Sunday, July 14, 2024

A new chapter in tourism: City acquires Granbury Square Plaza for historic preservation, economic growth


As of a couple of weeks ago, Granbury Square Plaza is officially under new ownership.

City Manager Chris Coffman recently confirmed to the Hood County News that Granbury Historic Properties closed on the purchase of the building June 25.

Granbury Historic Properties is a subcomponent of the city for historic preservation. According to Coffman, GHP also owns Granbury Opera House and the Granbury Doll House Museum.

"It was kind of like a three-legged stool of why we bought it,” Coffman explained. “Historic preservation (is one). It’s the front door to our historic square and it’s an old building that needs to be preserved.”

Granbury Square Plaza first held its grand opening celebration in 2009 in the former First United Methodist Church building. Located at 201 E. Pearl St., the plaza became an iconic location on the Historic Granbury Square.

“We didn’t try to reinvent the building,” Developer Ken Hackett told the HCN in 2009. “Instead, we’re adapting it for a new use.”

The new use included space for 20 to 25 businesses, from 200 square feet and up. A 1,700-square-foot second floor meeting room also overlooked the square.

For more than a decade, the plaza has served the community by providing retail and office space for businesses, as well as an outdoor area for events like weddings, birthday parties, bands and other intimate gatherings.

Under the ownership of Hackett — who was also the former president of the Historic Granbury Merchants Association — the building was recently foreclosed. It was later confirmed by current HGMA President Cheshe Langford June 11 that the organization will continue to operate out of the plaza, but that a transition will soon be taking place.

“It's going to belong to somebody else next week, so we don't know exactly what that entails really, but we have a lease through the end of December 2025, so we're kind of stuck in that right now,” Langford previously said. “But we're going to try to maintain that office."

A member of the HGMA also asked Langford if the building was then owned by the city. She said, “Not yet, but soon.”

As a major historical landmark was suddenly left with no owner, the city immediately sprang into action to acquire the property.

Coffman explained that through the city’s purchase, the plaza will continue to contribute major economic development benefits to the city. Additionally, the success of Visit Granbury largely depends upon the visitor center remaining at its current home.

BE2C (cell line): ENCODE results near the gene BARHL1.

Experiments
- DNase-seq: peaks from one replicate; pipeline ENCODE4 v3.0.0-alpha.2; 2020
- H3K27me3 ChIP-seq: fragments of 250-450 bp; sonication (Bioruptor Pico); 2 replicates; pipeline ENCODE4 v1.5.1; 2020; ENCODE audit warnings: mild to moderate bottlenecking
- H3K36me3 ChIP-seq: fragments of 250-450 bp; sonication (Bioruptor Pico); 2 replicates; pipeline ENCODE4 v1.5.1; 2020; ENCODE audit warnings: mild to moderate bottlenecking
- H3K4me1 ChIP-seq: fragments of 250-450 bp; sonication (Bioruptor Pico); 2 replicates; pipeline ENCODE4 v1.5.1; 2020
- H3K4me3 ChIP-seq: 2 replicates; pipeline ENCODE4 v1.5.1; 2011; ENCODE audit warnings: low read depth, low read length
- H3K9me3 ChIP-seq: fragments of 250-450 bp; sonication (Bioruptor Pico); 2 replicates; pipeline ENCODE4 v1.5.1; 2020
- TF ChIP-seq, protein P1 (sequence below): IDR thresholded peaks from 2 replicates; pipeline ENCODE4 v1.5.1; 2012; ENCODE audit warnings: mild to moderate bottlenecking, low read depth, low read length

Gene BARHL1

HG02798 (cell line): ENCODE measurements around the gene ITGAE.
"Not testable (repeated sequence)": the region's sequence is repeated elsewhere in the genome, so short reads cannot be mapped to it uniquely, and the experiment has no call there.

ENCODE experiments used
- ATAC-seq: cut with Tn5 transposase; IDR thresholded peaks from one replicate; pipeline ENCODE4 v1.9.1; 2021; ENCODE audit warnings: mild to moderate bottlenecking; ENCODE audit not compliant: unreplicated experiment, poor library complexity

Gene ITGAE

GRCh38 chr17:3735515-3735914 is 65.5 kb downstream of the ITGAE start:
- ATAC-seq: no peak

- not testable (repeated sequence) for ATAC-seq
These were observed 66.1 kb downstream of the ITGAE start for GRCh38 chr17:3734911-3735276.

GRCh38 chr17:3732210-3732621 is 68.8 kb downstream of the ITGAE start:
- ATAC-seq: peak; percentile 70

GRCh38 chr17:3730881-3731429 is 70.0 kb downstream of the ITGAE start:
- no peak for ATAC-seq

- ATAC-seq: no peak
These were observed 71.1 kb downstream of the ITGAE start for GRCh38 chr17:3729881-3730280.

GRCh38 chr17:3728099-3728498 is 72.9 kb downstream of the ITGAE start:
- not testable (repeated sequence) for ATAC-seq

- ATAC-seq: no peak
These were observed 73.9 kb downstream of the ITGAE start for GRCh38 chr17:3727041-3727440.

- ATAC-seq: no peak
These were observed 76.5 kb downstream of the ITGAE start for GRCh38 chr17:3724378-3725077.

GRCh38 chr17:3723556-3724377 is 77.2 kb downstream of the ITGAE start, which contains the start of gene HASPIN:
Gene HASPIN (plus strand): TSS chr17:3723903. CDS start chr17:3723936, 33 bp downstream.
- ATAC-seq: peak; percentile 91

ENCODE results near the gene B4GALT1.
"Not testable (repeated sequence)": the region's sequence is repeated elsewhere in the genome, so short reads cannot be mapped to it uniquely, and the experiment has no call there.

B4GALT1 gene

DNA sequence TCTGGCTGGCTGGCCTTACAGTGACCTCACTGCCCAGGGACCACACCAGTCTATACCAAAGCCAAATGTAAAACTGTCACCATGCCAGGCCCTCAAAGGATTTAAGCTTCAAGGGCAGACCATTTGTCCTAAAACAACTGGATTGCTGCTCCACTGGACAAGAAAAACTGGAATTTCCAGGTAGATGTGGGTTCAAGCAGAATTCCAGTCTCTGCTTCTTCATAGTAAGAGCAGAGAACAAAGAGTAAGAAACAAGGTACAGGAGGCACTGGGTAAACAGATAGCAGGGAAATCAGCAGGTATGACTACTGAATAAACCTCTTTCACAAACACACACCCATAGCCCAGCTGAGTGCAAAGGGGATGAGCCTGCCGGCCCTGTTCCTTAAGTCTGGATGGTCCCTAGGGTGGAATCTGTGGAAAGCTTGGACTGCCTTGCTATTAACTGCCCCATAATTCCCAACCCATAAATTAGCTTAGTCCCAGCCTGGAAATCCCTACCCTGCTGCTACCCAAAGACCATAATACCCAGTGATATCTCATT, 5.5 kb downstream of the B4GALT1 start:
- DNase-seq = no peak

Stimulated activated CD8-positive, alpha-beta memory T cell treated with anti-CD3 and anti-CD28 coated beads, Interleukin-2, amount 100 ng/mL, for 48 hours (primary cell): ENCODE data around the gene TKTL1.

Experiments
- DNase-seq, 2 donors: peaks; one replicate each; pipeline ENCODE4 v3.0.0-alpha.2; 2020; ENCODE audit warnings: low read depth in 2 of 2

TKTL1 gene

"Visit Granbury’s there and they're our shining marketing tool for the city. We want to keep them front and center," Coffman said. “The building's pretty much rented right now, but as tenants churn through, there's a need for temporary office space for these companies that we're trying to attract to come to town to create jobs. They need temporary office space until they are able to get their building built.”

Even with the change of ownership, Coffman said the leases are still viable, but he intends to keep the cash flow coming to help with finances.

"I showed the building last week to a company that's considering building here that's going to create jobs, and they need office space for their (certified public accountant) quickly, so we may have somebody moving in on that soon,” he said. “But it's mostly rented; it's about 75% occupied, so the cash flow pays its way right now.”

Coffman said the goal is to turn the plaza into a “shining star” — something that attracts tourists to Granbury when they first pull into town and see it.

"It's really in a demise condition right now,” he said. “We're working to repair the air conditioning, the roofing, the painting, and some structural woodwork needs to be taken care of on that old plaza area itself, where the wood’s rotted. It doesn‘t give us a good look, so we want to clean it up and make it really attractive.”

So far, city crews have landscaped the area to make it appealing for the Fourth of July — but Coffman said the city has a “long way to go” to restore the plaza back to its pristine condition.

"We're trying to save the building at the same time as keep the occupancy,” he added.

As far as future plans, Coffman said the city has talked about potentially expanding the current parking lot and has also envisioned creating an economic development incubator system to help provide resources and services to new and growing businesses.

“There would be workspace available for new startup businesses through grants and other things to help fund that to get them up and going,” he said. “We don't have the vacancy yet to start that incubator program yet, but that's kind of what we're doing.”

For more information about Granbury Square Plaza or for booking details, go online to